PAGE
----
Fairy tales differ across cultures, but almost every society in the world has shared folk tales or folklore passed down from generation to generation. Present-day readers in the USA will have Disneyfied fairy tales as part of their cultural background, many of which came from the Brothers Grimm or Charles Perrault and the European fairy tale tradition. Louis Sachar draws on elements that can be attributed to part of this tradition, imbuing the characters and the setting of Holes with fairy tale tropes. In this way, he connects his modern novel to a much longer tradition, emphasizes the importance of inheritance and passing down stories across history, and engages the reader in a magical story with an otherwise impossibly happy ending.
The characters of the novel can be seen to "fulfill archetypal roles," writes Laura Nicosia. This is certainly true when we look at Madame Zeroni as a fairy godmother (although she turns into something of a wicked witch when she curses the Yelnats family), and Stanley as the hero with a pure heart who must go on a quest (across the desert and up God's Thumb) to break his family's curse. Nicosia also sees Kate Barlow as an example of the archetype of the "wronged woman" who seeks revenge for her lover's death. Sachar's allusion to these traditional fairy tale roles allows his readers to categorize the characters in their minds and understand the schema of the novel.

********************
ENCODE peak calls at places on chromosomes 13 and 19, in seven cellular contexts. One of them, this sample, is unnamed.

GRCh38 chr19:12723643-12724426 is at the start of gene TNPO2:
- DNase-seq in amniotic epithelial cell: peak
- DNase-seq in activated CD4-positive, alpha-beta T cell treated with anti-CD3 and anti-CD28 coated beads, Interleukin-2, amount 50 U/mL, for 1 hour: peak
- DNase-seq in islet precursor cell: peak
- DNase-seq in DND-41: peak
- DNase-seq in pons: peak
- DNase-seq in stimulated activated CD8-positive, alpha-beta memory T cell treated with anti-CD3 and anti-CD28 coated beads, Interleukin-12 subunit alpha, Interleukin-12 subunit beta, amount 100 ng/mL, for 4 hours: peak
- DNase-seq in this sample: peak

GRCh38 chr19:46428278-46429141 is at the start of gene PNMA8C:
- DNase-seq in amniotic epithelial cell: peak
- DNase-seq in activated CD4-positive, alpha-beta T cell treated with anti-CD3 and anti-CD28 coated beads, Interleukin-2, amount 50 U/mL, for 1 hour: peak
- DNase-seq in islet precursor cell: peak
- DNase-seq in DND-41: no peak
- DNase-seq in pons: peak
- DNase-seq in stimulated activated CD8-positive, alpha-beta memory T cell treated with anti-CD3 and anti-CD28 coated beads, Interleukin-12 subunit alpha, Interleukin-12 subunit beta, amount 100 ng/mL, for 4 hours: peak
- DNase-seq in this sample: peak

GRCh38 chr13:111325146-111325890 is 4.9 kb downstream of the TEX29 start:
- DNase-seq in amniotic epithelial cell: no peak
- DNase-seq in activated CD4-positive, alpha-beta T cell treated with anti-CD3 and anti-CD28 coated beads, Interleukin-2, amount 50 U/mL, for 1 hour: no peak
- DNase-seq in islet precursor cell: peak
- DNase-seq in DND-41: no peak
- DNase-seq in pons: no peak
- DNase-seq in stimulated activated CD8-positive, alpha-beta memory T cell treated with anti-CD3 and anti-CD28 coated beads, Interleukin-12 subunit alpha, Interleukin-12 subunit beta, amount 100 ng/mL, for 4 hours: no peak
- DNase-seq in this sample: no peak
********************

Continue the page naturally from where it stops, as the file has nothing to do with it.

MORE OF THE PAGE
In addition to characters that fill well-defined traditional roles, magic is also present in Holes. Pat Pinsent refers to the "magic objects and formulae" of the novel, and Laura Nicosia has also paid attention to the "magic animals" and "magical potion[s] or spell[s]" in the novel. The magic animals, Nicosia claims, are the yellow-spotted lizards, who are inconceivably lethal and plague the characters' imaginations throughout the whole book - they can only be warded off by the "magic potion" of Sam's onions. Kissin' Kate's peaches and Stanley Yelnats III's anti-odor solution, "Sploosh," are two more examples of magic potions. The song that Madame Zeroni passes down to her descendants and Elya Yelnats passes down to his is an important example of a formula that can have magical effects (strengthening whoever drinks from the mountain stream), and eventually help to break the curse on the Yelnats family. Nicosia points out that the most important fairy tale element in Holes is "the presence of the two curses (the one levied against Elya and his descendants, the other against Trout Walker and his descendants)." Such curses don't operate as neatly or as simply in real life, if they exist at all, but their presence in the novel makes the conflict much easier to resolve.
Pat Pinsent's analysis of Holes through the lens of the traditional fairy tale examines how elements of fairy tales are mixed with the grittier realism of the present-day characters' lives at Camp Green Lake. The effect is a realistic, relatable, and ultimately uplifting story. In particular, Pinsent attempts to explain how Sachar manages to pull off the fairly unrealistic ending without swerving into unsatisfying cliche by blending both realism and fantasy. The fairy tale elements make Holes accessible because readers already have the tools, developed from long exposure to fairy tales, to understand the characters and the ordeals they must go through to find redemption.